Bird Sense: What It's Like to Be a Bird by T R Birkhead
What it's like to read great natural history
title, cover art and opening line of this book might arouse concern that it will
be a little flippant. Then, after a few pages, the reader realises that this
will be a fact-filled cogent exposition of the sensory perception of birds.
Birkhead's style is warm and engaging yet thoroughly scholarly, even a little
hard to put down. The rich fields of ornithology and ethology are examined with
excursions across diverse species and around the globe. Readers will struggle
not to read further on this fascinating topic or to review Birkhead's earlier
Bird Sense also offers a history of the ornithologists who have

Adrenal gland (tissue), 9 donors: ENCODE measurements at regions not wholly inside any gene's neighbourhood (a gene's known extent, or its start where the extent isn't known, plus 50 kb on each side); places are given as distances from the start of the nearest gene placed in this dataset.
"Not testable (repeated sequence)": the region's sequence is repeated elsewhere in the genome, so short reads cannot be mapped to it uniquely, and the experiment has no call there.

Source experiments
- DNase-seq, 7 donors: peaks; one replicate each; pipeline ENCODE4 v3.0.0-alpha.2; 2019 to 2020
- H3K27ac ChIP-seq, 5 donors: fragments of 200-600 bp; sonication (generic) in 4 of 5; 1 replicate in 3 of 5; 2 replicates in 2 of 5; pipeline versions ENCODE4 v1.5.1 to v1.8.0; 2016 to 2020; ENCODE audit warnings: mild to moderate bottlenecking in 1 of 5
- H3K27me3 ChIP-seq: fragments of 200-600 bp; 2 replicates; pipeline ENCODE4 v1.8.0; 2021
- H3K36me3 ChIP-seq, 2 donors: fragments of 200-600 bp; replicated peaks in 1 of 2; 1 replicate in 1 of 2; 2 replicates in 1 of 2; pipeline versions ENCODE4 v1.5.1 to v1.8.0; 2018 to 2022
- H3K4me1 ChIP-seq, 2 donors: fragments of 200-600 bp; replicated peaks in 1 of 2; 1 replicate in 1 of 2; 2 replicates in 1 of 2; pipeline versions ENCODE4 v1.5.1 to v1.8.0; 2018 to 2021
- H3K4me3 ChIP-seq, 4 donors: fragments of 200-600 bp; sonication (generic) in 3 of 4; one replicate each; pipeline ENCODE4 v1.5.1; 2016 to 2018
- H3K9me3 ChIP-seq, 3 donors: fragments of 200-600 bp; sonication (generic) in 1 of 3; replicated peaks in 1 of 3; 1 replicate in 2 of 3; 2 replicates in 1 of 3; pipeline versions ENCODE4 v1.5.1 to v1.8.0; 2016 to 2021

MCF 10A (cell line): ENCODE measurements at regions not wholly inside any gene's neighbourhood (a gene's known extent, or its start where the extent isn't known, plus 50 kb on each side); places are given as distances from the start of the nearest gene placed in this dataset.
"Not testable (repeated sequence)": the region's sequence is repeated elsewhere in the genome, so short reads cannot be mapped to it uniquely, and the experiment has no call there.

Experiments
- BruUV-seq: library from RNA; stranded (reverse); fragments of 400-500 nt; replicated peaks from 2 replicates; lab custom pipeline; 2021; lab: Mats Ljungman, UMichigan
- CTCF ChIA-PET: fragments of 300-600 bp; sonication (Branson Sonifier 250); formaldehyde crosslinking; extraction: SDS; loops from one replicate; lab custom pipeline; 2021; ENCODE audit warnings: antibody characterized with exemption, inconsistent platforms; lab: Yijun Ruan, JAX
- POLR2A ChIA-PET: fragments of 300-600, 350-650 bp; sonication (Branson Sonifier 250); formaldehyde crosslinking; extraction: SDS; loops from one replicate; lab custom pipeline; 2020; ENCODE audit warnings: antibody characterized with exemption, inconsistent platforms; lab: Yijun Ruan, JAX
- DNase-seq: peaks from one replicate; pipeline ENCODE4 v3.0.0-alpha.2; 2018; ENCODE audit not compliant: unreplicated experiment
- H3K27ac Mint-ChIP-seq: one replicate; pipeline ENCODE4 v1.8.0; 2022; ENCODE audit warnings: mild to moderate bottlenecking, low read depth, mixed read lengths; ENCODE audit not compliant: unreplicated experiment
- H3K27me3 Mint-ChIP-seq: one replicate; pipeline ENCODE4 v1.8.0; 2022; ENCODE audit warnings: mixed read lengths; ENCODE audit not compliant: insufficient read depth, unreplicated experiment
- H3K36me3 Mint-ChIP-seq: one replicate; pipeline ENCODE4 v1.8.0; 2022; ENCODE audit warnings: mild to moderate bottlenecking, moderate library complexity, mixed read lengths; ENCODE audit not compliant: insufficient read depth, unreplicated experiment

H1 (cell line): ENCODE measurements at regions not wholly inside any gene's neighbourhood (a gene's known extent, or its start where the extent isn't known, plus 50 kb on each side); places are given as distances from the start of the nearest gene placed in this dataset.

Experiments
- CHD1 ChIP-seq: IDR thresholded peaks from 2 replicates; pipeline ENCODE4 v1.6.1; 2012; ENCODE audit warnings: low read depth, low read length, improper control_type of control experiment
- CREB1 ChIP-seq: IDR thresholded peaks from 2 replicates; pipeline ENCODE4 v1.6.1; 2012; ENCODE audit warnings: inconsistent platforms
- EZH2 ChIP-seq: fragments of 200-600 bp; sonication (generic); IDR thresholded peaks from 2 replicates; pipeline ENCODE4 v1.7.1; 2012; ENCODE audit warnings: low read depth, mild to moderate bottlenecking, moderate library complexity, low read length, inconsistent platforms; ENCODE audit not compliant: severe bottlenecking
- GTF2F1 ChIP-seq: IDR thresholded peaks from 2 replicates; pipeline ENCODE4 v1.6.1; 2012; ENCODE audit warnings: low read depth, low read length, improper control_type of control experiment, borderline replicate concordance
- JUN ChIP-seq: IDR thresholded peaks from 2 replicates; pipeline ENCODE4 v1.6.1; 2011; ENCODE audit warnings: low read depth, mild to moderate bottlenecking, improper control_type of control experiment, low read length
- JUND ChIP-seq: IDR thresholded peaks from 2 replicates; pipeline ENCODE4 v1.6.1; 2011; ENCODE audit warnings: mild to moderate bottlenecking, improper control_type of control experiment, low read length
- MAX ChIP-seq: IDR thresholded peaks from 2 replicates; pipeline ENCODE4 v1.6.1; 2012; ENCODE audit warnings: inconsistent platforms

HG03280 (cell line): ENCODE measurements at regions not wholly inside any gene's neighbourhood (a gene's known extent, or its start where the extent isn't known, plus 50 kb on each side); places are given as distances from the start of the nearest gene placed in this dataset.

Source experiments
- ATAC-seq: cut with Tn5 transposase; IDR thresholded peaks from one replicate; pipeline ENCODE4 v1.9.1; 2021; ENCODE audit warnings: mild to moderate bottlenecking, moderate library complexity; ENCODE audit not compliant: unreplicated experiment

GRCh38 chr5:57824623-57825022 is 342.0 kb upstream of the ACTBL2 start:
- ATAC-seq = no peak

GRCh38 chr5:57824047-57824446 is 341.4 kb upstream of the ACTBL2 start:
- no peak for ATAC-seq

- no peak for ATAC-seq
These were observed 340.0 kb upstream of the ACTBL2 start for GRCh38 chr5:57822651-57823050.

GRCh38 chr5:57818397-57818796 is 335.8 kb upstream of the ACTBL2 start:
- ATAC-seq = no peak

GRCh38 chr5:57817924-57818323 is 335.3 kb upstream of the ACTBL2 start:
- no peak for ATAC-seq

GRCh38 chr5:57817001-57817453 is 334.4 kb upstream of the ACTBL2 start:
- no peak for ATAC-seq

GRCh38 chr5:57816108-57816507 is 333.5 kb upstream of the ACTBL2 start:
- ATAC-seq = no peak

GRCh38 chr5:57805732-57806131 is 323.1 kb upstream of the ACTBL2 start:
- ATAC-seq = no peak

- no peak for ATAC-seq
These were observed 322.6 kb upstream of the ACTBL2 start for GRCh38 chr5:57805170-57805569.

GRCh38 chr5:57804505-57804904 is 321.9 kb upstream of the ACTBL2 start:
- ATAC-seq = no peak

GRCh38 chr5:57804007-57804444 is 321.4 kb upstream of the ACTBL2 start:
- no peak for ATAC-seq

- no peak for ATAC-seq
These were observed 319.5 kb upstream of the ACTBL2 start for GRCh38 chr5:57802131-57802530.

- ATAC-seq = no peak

contributed, or not, to our current knowledge. Birkhead evaluates the worth of
their contributions and I detect more than a little tongue-in-cheek commentary.
This treatment warms the narrative but in no way detracts from the expert
analysis of bird sensory systems. His explanation of `magnetic sense' is as
lucid as I have read and, having read similar discussions in recent books such
as Engineering Animals by Mark Denny and Alan McFadzean, I appreciate that
Birkhead's review of the science is very current. The senses of seeing, hearing,
touch, taste, smell and emotion are also reviewed.
on animal behaviour and ecology take trouble to avoid even the potential to
sentimentalise or anthropomorphise. This reasonable approach, with the emphasis
on `reason', is both scientific and practiced by Birkhead, but Bird Sense is set
apart by the author's confidence to make judgments about animals and humans.